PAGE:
And a word to Sullen Georgio too: if you ever share a space with a business adviser who is trying his hardest to enthuse you about your idea, tell him to mind his own business – and you get on with developing yours, in your own, inimitable, sullen way.

Tips for Business Start Ups, Lessons for Life: learn Mr Kelloggs lessons early on.

Rumour has it that Mr Kellogg, after he invented his infamous Cornflakes, was so enamoured with his creation that he wanted to make sure that everybody who ate them did so knowing exactly how they should be eaten: the right shape of bowl, the right amount of sugar and the perfect temperature of milk. He wanted to ensure that everybody experienced the product perfectly. Trouble was, that as no-one had ever eaten a Cornflake before, there was a huge amount of distrust in the market about this new fangled food product.

This meant, he thought, that he had to personally visit every household who bought a packet of Cornflakes in order to engender trust between him and his customer. This worked for a couple of weeks but of course as word got around, and families tucked into one of the worlds most popular processed foods, the possibility of visiting hundreds of enthusiastic families before 8 in the morning became, of course, impossible.

Mr Kellogg realised – with the help of his wife, so the rumour goes – that he needed something else which stood in his place and which instilled public trust and confidence in his product, but without him having to be there in person.

At first he printed up life-size cardboard cut outs with his image printed on them which he dispatched with crate loads of Cornflakes to towns in the Midwest. He insisted that each box of Cornflake product was accompanied by one of these life-size models, accompanied by a personalised speech bubble which he personally wrote. The best to you each morning was one of those speech bubbles in the early days. Mrs Kellogg was hugely influential in this aspect of the process, so we are told.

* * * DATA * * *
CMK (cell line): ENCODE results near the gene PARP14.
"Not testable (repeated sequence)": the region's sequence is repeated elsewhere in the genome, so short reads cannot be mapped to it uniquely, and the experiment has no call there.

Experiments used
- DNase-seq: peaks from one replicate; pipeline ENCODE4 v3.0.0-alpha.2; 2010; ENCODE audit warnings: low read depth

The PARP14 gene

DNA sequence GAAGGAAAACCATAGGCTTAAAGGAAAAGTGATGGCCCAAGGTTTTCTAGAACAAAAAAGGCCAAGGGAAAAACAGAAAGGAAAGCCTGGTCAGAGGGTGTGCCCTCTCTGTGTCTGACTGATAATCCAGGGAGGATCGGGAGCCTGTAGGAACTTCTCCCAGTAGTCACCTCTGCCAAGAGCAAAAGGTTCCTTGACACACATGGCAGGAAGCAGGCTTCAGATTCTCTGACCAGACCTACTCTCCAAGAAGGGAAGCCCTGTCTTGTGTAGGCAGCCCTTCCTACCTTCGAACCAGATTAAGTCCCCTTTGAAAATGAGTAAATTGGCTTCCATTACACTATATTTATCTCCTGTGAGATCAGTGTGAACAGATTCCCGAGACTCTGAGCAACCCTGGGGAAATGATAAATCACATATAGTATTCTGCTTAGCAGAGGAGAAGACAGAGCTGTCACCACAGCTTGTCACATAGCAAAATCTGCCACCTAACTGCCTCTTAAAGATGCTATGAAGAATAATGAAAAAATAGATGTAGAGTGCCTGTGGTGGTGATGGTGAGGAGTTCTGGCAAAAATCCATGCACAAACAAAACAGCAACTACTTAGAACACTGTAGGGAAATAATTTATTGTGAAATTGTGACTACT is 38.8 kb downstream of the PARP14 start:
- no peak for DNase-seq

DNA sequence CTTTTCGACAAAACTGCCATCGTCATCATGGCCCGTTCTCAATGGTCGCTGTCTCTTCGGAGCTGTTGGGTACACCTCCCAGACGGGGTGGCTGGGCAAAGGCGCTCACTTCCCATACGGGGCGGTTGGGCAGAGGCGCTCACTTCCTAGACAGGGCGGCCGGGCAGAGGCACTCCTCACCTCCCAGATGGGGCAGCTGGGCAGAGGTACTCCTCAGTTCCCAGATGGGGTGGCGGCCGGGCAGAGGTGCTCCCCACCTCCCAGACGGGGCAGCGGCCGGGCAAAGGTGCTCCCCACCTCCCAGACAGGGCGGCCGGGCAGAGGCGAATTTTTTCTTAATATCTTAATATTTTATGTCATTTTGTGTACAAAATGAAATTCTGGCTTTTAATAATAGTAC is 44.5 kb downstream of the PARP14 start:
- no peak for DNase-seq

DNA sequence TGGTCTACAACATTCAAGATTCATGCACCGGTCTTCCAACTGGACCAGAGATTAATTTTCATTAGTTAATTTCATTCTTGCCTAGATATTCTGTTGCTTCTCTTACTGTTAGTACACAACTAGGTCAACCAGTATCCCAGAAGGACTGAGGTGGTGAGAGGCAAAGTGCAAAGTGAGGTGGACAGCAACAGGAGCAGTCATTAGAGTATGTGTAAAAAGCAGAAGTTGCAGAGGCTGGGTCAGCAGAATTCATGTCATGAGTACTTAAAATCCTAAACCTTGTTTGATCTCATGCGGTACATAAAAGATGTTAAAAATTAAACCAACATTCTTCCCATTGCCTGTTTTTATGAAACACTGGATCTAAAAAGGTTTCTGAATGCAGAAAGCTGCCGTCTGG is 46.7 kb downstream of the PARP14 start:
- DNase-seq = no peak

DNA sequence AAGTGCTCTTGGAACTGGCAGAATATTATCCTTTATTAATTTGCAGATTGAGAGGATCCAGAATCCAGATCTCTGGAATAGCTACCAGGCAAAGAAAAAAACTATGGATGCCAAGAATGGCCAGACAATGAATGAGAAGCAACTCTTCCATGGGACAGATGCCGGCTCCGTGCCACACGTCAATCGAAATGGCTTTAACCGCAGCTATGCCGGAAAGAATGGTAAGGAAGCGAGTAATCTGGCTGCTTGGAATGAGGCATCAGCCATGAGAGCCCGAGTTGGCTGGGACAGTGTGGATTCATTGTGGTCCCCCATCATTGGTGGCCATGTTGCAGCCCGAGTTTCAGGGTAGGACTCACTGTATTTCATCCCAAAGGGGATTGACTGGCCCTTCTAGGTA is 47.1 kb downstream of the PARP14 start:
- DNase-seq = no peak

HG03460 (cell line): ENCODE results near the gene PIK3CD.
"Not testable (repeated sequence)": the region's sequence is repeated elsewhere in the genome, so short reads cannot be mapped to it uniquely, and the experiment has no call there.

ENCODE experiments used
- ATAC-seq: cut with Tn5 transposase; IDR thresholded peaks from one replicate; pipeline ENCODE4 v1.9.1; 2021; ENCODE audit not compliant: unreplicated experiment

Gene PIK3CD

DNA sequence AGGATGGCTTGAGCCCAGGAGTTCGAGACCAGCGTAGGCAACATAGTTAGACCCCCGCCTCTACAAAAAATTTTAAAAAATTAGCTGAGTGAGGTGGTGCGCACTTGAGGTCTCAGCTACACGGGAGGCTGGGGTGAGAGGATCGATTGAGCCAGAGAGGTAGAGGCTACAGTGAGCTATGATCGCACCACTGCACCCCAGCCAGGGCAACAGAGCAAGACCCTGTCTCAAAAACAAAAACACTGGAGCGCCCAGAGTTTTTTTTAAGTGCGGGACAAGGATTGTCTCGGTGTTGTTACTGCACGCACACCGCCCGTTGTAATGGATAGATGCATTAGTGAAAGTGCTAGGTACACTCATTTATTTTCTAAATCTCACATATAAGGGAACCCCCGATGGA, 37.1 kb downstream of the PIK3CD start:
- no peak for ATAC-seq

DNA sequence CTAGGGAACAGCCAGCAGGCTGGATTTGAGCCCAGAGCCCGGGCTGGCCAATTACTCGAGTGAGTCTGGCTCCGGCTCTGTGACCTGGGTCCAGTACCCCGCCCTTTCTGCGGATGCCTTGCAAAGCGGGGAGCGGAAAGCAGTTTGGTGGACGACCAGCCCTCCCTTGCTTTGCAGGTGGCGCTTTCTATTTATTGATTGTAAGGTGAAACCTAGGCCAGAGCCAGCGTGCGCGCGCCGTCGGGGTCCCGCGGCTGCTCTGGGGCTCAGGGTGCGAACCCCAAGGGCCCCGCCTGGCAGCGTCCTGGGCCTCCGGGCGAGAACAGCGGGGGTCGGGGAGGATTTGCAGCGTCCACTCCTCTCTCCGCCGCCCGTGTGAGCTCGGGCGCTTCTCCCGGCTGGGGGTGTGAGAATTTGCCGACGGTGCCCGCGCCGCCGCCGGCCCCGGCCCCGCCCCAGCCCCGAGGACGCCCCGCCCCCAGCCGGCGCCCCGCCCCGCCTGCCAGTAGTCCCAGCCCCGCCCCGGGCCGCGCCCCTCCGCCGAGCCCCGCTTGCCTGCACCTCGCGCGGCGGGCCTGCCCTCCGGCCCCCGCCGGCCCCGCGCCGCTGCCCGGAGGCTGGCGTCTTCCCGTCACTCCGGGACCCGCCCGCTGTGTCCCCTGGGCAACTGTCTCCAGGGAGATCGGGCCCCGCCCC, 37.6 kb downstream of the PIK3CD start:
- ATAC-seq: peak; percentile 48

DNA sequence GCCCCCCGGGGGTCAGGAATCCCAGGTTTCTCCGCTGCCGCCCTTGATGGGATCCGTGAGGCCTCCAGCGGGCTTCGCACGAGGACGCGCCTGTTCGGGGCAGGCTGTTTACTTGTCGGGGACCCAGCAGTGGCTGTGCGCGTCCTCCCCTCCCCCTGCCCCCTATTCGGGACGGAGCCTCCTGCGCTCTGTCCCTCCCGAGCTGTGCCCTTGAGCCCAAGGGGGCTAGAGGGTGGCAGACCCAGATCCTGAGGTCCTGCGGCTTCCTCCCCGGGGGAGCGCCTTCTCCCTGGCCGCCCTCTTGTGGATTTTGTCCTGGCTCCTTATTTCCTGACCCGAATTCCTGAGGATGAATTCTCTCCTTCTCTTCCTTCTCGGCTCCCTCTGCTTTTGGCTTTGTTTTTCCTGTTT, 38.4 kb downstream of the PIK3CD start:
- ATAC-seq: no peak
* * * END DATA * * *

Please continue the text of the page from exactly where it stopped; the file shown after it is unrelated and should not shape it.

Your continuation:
This primitive form of marketing worked too for some months, and involved the production of many thousands of Mr Kellogg Cardboard Cut outs distributed across the United States. However, it soon became clear that this form of marketing was also unsustainable: there were only so many hours in the day and Mr Kellogg needed to keep on reinventing breakfast product, not writing speech bubbles for cardboard cut outs.

So, the next innovation he made was to completely rethink his presence. He scaled down the cutout to the size of a postcard, turned it into flimsy paper and put pictures of the product on it along with a selection of the best speech bubbles. Thus was the first promotional leaflet born.

This is a valuable lesson for many business start-ups: if you cannot be present at every sale of your perfect product, you’ll need a surrogate ‘you’ which instills the same level of trust and confidence in that product, as if you were there in person. The promotional leaflet is the perfect solution. And as Mr Kellogg also found, they frequently taste better than the actual product they are meant to be promoting. Particularly with a spoonful of sugar, 35ml of milk at 4 degrees Centigrade and in a plain white teardrop shaped porcelain bowl.

More Tips for Business Start Ups and Lessons for Life on the Business Allotment here

Tips for Business Start Ups: Start Up? A Business? WTF would I want to do that right now?

Whatever they say, we’re still in recession. Whatever they say, the banks aren’t lending. Whatever they say, the climate is still atrocious and it won’t stop raining and it’s still very cold out there in the harsh economic world. For many, many people the tender green shoots of economic growth are just that: algal bloom in a stagnating river of economic effluent. There’s a million and one reasons why there’s never a right time to start up a business. And a million and one why it’s the right time.